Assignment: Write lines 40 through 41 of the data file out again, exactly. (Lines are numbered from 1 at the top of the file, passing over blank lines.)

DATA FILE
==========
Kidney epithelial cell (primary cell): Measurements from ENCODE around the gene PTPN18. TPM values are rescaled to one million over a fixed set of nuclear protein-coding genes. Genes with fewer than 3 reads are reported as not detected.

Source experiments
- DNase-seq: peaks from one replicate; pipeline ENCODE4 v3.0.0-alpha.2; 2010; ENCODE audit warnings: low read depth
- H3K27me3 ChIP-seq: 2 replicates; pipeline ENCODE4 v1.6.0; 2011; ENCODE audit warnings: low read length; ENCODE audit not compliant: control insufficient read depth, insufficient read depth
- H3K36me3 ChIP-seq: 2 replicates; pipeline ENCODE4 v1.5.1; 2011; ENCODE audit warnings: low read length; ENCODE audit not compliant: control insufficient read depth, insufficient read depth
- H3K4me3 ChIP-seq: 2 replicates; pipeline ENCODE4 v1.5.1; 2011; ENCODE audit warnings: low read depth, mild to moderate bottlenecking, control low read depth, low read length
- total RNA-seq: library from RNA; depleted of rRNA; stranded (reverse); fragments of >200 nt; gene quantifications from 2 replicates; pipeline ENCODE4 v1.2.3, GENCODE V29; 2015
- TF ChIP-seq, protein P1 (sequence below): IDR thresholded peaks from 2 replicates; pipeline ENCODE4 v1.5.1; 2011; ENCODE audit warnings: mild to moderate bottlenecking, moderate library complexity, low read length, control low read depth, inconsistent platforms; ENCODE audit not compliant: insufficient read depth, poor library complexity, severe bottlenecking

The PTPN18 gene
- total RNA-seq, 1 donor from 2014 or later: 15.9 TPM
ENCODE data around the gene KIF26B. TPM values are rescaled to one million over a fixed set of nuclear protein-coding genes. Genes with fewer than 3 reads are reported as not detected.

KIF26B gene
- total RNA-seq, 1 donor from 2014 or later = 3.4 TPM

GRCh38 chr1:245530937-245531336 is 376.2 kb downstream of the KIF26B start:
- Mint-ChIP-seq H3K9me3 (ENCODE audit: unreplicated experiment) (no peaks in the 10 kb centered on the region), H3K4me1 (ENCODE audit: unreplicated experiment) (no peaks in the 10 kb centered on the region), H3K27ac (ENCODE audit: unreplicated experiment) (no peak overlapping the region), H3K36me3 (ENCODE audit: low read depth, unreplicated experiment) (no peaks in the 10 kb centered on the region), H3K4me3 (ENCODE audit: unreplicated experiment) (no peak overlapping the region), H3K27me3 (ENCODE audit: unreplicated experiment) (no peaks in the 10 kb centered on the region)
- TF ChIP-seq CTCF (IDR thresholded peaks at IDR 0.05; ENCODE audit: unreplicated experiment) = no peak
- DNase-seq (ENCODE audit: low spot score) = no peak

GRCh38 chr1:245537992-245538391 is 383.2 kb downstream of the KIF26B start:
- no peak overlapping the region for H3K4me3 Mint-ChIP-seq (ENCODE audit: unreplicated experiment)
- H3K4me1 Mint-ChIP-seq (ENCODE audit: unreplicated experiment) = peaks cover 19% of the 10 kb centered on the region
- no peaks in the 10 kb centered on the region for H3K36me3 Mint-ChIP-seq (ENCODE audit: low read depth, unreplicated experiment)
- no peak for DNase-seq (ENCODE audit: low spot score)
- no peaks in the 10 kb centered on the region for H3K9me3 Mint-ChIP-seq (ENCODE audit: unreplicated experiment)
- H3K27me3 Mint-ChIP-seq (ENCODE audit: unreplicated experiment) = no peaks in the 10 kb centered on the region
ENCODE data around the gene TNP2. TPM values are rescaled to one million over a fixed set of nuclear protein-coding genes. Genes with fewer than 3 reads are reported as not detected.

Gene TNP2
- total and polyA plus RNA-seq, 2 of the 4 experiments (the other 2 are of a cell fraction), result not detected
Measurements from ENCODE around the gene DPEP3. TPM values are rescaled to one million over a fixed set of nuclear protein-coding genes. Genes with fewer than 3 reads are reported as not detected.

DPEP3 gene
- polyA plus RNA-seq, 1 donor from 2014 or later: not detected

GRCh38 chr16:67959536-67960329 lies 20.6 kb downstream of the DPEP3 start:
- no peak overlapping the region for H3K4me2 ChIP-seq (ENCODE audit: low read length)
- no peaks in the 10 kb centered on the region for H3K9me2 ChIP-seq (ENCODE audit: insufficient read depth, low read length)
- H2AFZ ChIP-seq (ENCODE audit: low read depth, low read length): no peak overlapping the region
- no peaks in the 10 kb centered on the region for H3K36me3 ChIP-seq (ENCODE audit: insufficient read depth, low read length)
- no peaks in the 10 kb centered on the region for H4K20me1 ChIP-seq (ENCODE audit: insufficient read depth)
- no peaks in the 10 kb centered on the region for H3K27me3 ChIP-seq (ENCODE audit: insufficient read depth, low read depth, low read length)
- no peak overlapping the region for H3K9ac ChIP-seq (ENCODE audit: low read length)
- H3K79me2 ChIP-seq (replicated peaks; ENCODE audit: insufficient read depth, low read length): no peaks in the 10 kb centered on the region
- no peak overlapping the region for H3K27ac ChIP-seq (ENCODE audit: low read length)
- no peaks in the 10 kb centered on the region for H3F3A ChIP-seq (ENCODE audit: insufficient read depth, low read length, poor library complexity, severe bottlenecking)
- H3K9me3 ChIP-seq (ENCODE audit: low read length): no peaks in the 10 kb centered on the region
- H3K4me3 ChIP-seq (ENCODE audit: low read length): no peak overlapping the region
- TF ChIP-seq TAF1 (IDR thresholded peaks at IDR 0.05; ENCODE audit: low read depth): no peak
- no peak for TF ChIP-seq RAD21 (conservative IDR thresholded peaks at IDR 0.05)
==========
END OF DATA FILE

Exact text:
- no peak overlapping the region for H3K27ac ChIP-seq (ENCODE audit: low read length)
- no peaks in the 10 kb centered on the region for H3F3A ChIP-seq (ENCODE audit: insufficient read depth, low read length, poor library complexity, severe bottlenecking)